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The Unbearable Lightness of Being – Milan Kundera

The Unbearable Lightness of Being by Milan Kundera


When I bought this book years ago, I didn’t know what to expect. I was still the immature kid who wanted to show an air of superiority then, and I thought that having this book in my library would add to the effect.

But I did not read it immediately. Maybe I was too busy then? My best friend saw this book and she borrowed it. Coincidentally, she was trying to call me from London last night, but I was not able to take her call because I was in deep slumber. But that’s beside the point.

She told me that the book is wonderful, telling me how the narrative flows and how the author shifts from plot to philosophy and vice versa. I have a huge respect for her taste, so I considered reading it as soon as she returned it to me.

The Rhapsody

Two men, two women, and a dog. And Prague! I am dying to see Prague! Just imagine having a philosophical discussion in that city, and maybe rereading the lives of the five characters in the novel.

The book’s label as a philosophical novel makes reading it quite a challenge. Not that it is as hard to read as, say Tropic of Cancer, but you have to at least prepare yourself for possible mental wrangling. Like Nietzsche’s concepts. They never fail to make me a tad uncomfortable, although I only have bare ideas on his writings. They are presented here, but one does not need a degree in philosophy. One only needs an open mind.

Nietzsche says, loosely, that history will keep repeating itself. Kundera proposes something not completely opposite. He says that people can only live once. Kundera associates Nietzsche’s concept with weight, and his own with lightness. To know more about it, you better read the opening chapter. I fear I can never explain it to you without plagiarizing, and I believe this is a critical point that the reader has to find out for himself.

And so, throughout the novel, the lightness versus weight thing is examined. I think this can never be resolved because I think neither of the two is the negative one, although Kundera says that heaviness is the negative part of the pair.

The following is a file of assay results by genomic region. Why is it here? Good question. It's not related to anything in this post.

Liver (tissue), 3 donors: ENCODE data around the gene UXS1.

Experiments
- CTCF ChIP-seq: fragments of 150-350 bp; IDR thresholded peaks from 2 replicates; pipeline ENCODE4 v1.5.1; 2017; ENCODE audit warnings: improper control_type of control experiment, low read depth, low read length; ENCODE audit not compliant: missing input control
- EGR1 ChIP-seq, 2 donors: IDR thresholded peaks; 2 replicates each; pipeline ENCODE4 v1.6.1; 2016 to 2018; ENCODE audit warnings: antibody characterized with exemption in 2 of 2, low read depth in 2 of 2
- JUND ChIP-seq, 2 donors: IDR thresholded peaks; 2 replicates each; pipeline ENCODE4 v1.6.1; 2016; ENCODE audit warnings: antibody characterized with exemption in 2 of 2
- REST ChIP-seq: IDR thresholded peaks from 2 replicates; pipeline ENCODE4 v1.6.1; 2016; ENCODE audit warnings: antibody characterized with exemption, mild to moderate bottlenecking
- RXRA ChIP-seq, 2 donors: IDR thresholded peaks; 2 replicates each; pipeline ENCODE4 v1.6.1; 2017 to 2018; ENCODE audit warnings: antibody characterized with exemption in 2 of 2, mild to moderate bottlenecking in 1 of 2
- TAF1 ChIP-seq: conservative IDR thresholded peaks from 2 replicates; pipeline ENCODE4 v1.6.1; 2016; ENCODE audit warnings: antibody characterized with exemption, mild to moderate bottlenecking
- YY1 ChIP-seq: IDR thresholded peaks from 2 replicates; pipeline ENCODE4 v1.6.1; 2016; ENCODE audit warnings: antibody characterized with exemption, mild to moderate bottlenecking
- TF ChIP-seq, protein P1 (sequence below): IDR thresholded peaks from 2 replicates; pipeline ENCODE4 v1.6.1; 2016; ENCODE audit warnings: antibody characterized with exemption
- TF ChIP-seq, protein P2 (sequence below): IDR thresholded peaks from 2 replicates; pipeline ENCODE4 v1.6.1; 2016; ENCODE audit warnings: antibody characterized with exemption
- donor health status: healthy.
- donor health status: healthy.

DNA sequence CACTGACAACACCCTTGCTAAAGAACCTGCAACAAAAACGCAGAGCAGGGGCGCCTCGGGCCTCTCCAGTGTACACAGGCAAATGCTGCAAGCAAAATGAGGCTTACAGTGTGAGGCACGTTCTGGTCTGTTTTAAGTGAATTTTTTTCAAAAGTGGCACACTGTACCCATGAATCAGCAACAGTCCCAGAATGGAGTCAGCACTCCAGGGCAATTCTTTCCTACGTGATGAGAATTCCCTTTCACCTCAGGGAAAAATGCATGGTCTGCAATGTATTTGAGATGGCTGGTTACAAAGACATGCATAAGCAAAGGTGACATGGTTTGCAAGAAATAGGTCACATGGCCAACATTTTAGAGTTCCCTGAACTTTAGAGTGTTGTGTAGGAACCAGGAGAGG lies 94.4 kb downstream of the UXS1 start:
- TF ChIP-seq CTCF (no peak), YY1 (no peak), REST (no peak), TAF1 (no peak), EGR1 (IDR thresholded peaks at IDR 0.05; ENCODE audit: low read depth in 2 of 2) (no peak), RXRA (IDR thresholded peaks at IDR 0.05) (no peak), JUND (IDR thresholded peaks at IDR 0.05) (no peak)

Really now, consider a purse filled with coins. Or a heart measured by virtues. We would want both to be heavy, right? And how about movement? We would like to be light to move faster and more freely, right? So it is hard to make a choice between the two.

Disregarding this, the novel itself is a wonder. We are taken on a rollercoaster ride with the entangled relationships of the two couple. Each character is well-formed so you root for all of them. I don’t think any of them is the antagonist.

There are also motifs all over, and yes, one of them is the bowler hat. So what is so important in this bowler hat? What does it stand for? Why is it worn by a woman? Why does it float in some book covers?

And why do I want one for myself after reading the novel?

5 star - it was amazingFinal Notes

Tereza, one of the characters, fell in love with Tomas because she saw him reading a book in a café. What a lovely idea! Personally, I try to peek at the title of the book that a stranger is reading.

I usually see readers on a train, which is quite weird because I should see more in coffee shops. But I don’t go to coffee shops usually. Anyway, one train passenger, despite the densely packed car and despite his lack of seat, whipped out a book from his messenger bag. I took a glance. The book was black. I stared. The cover was stare. I twisted my neck to catch the title. The book was wide open then. I recognized the font. It looks like… Cormac McCarthy’s The Road! I waited for confirmation.

I was right! I looked from book to face. The man is handsome, a little Chinesey, and maybe in his mid-thirties. What a lovely idea of me striking a conversation with him! But it occurred to me that I don’t like being disturbed when I’m reading.

So I let him enjoy his book while I secretly imprint his face on my mind. I don’t remember how he looks like now.


  1. We bought the book for the same reason, and I found myself echoing your opinions. I have only read Kundera’s Ignorance before this, and I have thoroughly enjoyed both. Heh, also, I liked that scene with Sabrina wearing the bowler hat. It’s, ah, a little erotic. Disclaimer: Not a perv, was just amazed at how such a picture of contradictions was used as a play of seduction.


    • I daresay the bowler hat is a fetish. sabrina wearing it IS erotic, haha. This is my first Kundera. Do you think it would have been better if I read his other works before this? It seems to be his magnum opus.


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